Always best to think about an issue before it arises - “To the early bird goes the worm ...”
  • >> Always best to think about an issue before it arises

    what does that mean?
  • Sorry I was unclear. I meant that if an investor is knowledgeable about the types of investments that would prosper during an inflationary environment before inflation becomes a paramount consideration he stands a better chance of making good decisions earlier on (ie: the early bird)) should rising and persistent inflation come to fruition.

    Many other scenarios as well could arise to alter the economic landscape going forward including, but not limited to, higher taxation, stronger regulation, materials shortages, war, civil unrest, plague. So - best to think about about as many eventualities / outcomes in your educational experiences as time, resources and intellect allow.

    I didn’t see @bee’s OP so much a cry that inflation is coming as an intellectual challenge for folks to think about the possibility of higher inflation in the near future and how it might impact investment decisions. In the same vein, T. Rowe Price’s piece was cautious and circumspect on the issue, sharing some investment classes that might benefit from higher inflation without making any bold predictions. Thanks for asking. Aim to please.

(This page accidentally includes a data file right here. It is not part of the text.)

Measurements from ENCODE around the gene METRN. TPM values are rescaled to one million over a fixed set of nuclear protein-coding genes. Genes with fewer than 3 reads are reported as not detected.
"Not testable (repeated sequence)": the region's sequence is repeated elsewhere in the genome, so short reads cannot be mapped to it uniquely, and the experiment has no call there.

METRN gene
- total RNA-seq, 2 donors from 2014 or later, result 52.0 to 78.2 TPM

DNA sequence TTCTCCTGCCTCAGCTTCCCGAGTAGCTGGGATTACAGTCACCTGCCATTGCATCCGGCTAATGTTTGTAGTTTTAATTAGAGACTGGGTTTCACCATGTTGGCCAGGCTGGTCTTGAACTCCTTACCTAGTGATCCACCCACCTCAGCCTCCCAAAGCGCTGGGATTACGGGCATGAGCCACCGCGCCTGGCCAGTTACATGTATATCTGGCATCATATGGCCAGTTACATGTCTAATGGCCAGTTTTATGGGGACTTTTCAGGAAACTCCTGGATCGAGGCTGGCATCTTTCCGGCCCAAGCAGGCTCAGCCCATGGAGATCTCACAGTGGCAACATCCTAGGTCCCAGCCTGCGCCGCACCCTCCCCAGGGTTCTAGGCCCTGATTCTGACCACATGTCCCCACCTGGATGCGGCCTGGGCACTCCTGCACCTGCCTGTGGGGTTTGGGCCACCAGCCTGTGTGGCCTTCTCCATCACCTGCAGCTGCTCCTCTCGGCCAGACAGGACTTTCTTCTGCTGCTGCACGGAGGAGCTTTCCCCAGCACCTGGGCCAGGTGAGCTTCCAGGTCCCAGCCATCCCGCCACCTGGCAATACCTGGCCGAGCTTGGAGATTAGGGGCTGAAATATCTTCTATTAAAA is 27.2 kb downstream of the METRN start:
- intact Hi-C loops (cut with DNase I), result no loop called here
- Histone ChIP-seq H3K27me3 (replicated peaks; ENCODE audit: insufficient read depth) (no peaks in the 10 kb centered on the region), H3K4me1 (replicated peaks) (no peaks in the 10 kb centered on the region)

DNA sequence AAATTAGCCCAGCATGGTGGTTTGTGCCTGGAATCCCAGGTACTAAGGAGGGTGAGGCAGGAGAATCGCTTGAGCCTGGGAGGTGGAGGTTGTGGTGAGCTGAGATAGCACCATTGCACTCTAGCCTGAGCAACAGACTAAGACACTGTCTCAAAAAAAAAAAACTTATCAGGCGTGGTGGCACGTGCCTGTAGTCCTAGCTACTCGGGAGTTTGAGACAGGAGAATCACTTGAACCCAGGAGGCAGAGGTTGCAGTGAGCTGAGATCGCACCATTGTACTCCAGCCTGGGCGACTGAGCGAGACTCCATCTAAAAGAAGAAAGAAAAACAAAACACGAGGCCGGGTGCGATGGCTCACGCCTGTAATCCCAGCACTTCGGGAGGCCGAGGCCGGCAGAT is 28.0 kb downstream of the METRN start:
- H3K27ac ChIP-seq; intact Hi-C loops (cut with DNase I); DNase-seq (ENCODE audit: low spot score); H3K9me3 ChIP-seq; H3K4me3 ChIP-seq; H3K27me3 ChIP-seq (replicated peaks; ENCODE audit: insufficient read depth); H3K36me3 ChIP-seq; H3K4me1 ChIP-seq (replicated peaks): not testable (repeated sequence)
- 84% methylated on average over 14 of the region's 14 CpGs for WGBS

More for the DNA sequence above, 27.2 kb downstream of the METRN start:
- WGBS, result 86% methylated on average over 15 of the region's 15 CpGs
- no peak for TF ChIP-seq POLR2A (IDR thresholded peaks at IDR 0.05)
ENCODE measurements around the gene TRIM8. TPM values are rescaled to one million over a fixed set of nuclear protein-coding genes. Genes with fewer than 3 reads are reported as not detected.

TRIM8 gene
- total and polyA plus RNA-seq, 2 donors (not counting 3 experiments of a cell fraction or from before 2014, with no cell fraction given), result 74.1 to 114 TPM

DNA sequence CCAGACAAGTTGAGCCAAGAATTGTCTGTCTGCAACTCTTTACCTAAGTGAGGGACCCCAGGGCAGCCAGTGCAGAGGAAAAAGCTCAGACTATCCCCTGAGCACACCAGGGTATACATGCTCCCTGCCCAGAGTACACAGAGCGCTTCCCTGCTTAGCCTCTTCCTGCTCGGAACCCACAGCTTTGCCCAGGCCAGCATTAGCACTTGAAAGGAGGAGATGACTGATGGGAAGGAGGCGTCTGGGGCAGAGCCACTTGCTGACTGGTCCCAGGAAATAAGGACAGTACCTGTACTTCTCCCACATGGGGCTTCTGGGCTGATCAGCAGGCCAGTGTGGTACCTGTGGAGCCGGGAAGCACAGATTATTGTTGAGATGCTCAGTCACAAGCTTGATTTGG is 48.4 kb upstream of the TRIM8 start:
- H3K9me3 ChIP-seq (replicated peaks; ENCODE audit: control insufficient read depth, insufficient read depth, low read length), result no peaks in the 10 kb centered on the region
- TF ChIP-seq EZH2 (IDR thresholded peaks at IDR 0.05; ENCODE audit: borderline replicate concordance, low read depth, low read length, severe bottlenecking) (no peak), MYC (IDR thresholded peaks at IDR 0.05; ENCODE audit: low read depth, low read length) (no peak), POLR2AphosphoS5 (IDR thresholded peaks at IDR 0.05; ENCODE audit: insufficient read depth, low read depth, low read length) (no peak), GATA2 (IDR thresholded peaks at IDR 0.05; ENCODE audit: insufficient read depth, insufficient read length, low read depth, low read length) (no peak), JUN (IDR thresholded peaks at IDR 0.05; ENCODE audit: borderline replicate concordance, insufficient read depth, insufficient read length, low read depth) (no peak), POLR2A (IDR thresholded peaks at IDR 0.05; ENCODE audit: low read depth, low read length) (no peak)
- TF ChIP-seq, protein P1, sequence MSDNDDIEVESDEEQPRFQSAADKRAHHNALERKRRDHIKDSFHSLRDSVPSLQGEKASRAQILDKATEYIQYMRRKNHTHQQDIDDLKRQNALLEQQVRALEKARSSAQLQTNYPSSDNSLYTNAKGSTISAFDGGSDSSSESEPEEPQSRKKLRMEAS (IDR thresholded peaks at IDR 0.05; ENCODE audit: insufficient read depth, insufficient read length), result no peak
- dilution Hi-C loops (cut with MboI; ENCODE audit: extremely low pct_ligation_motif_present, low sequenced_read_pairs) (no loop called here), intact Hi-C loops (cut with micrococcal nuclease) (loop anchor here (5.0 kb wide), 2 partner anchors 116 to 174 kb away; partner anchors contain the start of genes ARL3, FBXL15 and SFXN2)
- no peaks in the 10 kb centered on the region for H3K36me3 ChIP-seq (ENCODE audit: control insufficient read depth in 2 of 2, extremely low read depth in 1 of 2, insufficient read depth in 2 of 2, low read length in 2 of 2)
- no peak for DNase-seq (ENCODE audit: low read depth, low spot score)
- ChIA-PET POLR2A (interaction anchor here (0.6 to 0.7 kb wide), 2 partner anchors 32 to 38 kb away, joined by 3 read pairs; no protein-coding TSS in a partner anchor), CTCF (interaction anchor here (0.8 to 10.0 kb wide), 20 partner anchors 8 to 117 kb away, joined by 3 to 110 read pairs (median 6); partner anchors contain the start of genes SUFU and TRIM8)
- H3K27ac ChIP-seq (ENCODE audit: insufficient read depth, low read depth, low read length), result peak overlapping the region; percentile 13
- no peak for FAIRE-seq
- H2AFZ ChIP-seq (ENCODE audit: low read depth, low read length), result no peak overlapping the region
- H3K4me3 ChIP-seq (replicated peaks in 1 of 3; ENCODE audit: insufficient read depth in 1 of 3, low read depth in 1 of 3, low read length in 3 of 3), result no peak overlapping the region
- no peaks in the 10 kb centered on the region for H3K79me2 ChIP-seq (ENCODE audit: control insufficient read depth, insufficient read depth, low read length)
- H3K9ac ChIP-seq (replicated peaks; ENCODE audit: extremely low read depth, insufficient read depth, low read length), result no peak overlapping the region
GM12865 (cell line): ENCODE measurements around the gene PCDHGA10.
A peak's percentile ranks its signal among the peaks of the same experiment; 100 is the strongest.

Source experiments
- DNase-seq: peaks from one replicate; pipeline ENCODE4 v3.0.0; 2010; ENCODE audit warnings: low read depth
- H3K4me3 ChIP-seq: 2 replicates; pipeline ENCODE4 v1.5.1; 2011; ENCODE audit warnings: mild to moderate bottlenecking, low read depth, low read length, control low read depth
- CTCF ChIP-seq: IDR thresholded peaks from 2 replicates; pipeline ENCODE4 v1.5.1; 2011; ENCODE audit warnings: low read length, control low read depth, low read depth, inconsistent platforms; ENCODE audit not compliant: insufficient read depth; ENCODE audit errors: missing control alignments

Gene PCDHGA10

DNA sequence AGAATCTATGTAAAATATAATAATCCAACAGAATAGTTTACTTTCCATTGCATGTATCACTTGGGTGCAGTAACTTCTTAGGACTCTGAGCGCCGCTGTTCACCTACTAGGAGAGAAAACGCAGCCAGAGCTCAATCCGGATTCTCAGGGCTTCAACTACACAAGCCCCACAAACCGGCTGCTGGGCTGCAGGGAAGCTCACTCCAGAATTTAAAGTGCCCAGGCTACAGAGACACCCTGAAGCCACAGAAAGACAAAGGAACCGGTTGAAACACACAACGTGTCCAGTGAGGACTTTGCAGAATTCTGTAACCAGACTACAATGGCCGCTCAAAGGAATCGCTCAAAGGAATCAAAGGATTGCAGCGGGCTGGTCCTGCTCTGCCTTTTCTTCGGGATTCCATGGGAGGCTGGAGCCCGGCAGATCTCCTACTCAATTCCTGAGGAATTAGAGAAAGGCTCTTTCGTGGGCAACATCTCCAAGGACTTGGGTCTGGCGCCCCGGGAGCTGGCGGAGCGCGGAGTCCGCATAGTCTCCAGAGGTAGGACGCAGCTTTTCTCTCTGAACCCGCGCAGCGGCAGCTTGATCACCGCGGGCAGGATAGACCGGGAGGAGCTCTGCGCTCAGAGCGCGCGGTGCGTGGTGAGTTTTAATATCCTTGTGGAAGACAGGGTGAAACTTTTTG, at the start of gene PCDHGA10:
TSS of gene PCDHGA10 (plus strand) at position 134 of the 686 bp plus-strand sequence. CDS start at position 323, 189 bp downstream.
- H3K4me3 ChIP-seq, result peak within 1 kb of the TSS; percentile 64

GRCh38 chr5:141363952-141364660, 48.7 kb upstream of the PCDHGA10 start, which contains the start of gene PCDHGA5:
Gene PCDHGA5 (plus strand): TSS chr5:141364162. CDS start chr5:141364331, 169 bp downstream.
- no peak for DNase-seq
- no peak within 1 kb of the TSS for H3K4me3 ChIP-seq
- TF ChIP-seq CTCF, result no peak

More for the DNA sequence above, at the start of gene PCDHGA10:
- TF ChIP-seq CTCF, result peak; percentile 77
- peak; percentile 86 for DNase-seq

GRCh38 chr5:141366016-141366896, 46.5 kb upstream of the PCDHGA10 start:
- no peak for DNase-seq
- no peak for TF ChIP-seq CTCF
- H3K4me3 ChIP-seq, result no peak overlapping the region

• @BenWP congrats. The 300z is underrated and cabriolet to boot.. but you showed your true colors with the Panoz... what an amazing vehicle. I recently spoke with a well known Ferrari enthusiast /personality and his biggest regret? ... not purchasing an Audi TT... I was surprised until I researched further. Love cars a lot more than debt. Cheers.
  • edited March 2021
    I follow this rule over 20 years and I have done great. I never invest based on prediction or pat attention to them, I invest based on what happened lately, and it never disappointed me. The market tells me what works and what doesn't and why I mentioned the funds/index above. When most stocks+bonds don't work+VIX is very high I start selling.
    In the last 12 years I was out 12 weeks which is about 2% and avoided the largest meltdowns.

    Stocks: SPY =6.35% and very close to all-time high
    Bonds: Munis + Multi/Non Trad funds are doing great
    The above is already working for a year and many still looking, why?
    KISS. As long as it works there in nothing to do or prepare.
  • The Changing Characteristics of Labor: all accounts robots and other forms of automation are set to explode in usage. What this means is that trillions more “hands” will enter the labor force. Better yet, these “hands” will work 24-hours a day, 365 days a year. They’ll never call in sick, or quit either. Their immense productivity will enable human specialization that will render the present rather primitive by comparison. We’re amazed in modern times that there are professional video game players, and video game coaches, but in future decades the previously-mentioned professions will be ho hum compared to what people will eventually be paid to do.
    Forbe's Article: